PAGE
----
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Field Technician Severiana Dominguez Gonzalez Recognized as Indigenous Climate Leader

Congratulations to Severiana Domínguez González, who has been featured for her fantastic work in Mexico during the Climate Crossroads Exhibit at COP26.

We are incredibly proud of our field technician Severiana Domínguez González who was recognized by the Human Impacts Institute for her work to limit deforestation and ensure climate justice in Mexico through Indigenous territorial and water management.

Severiana was among the ten Indigenous women and youth from the Global South that were featured in the Climate Crossroads Exhibit. Illustrated by Indigenous and Afro-descendant artists, the portraits were showcased during COP26.

As Indigenous Peoples were dramatically underrepresented during the global negotiations, the multi-media exhibition aimed to make sure their voices, ideas, expertise, and demands were heard by the Summit's participants.

"With the Climate Crossroads Exhibit, we [brought] attention to how Indigenous Peoples' ancestral knowledge must be central to how we address climate action," said Tara DePorte, ED and Founder of the Human Impacts Institute.

Severiana is a Technical Coordinator of our local partner Chinantla Regional Environmental Fund (FARCO) in Oaxaca, Mexico. She works with our team to restore ecosystems impacted by climate change and support and empower local communities.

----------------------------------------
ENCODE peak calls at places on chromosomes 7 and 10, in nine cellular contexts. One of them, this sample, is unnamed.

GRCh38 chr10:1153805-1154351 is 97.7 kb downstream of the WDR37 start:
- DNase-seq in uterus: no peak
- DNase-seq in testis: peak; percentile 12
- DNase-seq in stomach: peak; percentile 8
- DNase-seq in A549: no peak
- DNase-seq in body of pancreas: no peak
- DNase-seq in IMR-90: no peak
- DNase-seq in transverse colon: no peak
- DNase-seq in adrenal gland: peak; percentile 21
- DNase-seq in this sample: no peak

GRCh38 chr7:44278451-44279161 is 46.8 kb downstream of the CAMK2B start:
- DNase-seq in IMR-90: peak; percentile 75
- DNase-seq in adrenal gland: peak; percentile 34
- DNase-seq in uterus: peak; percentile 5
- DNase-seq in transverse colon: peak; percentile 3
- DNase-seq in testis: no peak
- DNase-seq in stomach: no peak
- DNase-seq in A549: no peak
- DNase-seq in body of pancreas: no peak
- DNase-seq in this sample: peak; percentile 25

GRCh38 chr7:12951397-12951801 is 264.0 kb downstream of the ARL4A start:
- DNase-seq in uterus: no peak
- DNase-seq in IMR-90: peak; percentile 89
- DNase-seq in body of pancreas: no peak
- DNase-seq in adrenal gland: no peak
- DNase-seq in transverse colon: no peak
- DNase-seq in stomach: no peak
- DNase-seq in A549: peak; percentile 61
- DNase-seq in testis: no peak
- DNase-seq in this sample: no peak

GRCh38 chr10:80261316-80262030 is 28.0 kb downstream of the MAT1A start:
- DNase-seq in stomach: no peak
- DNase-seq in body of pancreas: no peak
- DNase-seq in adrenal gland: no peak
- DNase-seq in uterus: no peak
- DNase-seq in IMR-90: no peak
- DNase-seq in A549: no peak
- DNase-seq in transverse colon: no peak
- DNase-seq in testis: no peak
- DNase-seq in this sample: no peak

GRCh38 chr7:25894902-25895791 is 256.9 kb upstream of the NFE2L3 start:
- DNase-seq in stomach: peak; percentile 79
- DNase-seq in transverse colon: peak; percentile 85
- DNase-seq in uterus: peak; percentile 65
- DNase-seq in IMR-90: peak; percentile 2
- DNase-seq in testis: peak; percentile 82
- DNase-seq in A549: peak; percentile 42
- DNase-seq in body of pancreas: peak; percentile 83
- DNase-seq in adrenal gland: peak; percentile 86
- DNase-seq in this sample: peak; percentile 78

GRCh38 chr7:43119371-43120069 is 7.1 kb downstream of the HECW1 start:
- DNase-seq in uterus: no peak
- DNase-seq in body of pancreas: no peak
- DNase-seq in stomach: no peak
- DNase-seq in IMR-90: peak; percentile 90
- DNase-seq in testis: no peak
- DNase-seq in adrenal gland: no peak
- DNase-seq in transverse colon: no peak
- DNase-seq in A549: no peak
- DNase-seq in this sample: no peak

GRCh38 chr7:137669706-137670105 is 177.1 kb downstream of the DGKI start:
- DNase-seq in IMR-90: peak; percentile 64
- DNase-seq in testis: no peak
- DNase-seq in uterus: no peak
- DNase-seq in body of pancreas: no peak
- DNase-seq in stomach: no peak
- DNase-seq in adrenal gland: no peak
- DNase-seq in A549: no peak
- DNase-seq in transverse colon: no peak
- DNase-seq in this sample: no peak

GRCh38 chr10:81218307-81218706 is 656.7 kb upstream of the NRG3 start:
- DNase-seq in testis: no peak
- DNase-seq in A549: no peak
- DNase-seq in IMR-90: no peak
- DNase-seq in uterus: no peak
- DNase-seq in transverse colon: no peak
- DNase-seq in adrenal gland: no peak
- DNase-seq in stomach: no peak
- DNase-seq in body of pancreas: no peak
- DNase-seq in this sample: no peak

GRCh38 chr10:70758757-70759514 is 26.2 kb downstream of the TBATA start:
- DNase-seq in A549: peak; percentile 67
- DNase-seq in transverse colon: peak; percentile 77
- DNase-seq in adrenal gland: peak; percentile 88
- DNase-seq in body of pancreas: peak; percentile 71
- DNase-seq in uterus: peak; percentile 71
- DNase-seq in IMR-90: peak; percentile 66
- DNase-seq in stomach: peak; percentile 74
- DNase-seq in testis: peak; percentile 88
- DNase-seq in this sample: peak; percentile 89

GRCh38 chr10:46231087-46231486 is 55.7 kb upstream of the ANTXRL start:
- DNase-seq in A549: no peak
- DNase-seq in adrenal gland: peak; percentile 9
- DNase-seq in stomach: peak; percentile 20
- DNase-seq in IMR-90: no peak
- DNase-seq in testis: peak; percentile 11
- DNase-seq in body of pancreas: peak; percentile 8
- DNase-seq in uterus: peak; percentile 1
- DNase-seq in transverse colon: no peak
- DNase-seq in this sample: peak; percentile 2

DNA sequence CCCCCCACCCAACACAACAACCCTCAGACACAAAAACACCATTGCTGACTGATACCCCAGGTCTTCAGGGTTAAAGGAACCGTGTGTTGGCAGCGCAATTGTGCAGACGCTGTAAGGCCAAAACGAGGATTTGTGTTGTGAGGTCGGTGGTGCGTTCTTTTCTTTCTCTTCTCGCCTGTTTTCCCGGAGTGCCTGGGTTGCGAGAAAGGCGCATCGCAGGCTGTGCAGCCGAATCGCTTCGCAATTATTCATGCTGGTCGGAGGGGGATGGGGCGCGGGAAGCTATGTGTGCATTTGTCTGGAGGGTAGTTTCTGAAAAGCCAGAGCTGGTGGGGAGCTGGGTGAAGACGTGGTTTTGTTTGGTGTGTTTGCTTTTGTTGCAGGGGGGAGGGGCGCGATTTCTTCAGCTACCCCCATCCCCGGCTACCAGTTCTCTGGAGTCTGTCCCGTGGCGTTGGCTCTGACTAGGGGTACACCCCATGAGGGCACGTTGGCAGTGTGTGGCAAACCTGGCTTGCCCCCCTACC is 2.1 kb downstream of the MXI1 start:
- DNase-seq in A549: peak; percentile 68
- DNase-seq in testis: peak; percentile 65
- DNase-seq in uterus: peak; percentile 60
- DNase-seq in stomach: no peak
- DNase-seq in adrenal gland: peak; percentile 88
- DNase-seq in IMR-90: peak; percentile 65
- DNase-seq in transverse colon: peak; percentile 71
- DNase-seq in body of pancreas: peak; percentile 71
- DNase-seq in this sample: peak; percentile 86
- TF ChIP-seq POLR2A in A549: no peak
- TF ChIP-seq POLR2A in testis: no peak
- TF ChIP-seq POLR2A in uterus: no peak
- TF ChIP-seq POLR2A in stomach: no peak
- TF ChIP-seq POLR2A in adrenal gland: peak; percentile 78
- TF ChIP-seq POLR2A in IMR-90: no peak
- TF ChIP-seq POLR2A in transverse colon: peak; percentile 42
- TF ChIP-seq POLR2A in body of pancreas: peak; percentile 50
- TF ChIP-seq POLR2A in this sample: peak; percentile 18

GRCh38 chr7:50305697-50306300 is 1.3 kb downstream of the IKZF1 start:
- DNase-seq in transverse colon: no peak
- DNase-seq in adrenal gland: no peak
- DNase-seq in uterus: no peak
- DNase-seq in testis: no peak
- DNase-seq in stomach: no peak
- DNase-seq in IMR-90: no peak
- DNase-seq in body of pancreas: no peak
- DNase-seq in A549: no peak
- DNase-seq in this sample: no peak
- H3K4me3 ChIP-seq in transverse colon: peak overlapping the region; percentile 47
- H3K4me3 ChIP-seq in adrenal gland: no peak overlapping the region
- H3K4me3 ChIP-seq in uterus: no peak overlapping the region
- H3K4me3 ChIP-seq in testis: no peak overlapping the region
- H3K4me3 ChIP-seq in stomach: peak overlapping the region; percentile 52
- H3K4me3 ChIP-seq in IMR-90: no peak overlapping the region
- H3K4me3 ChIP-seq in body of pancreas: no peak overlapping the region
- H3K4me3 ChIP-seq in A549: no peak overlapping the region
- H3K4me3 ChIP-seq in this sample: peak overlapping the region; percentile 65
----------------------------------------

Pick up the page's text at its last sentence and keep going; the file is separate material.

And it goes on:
For Severiana, women's rights, land rights, and climate and ecological justice are inseparable. She has been working for the past 15 years for the sustainable development of a more inclusive and supporting society. She is committed to strengthening the territorial and collective rights of women, children, and elderly people so that they can participate in the process of conservation and management of their territory. You can listen to her interview in Spanish below:

Part of her activities involves the creation of financial mechanisms to compensate indigenous communities for their environmental services. She also strives to revitalize the local culture and Indigenous' knowledge.

Severiana has been working to establish eco-pilot models and water management techniques to limit deforestation and strengthen rural land sacred to Indigenous communities. She believes that local efforts must go hand in hand with national activities, especially within the legal and institutional framework.

When planning the conservation of natural resources, native communities must be consulted. They need to be recognized as a reservoir of indispensable knowledge. Otherwise, she says, they run the risk of being expropriated again.

A big shout-out to Severiana for her incredible work: Her passion and dedication inspire us every day!

Learn more about the Climate Crossroads Project and the other amazing leaders recognized.


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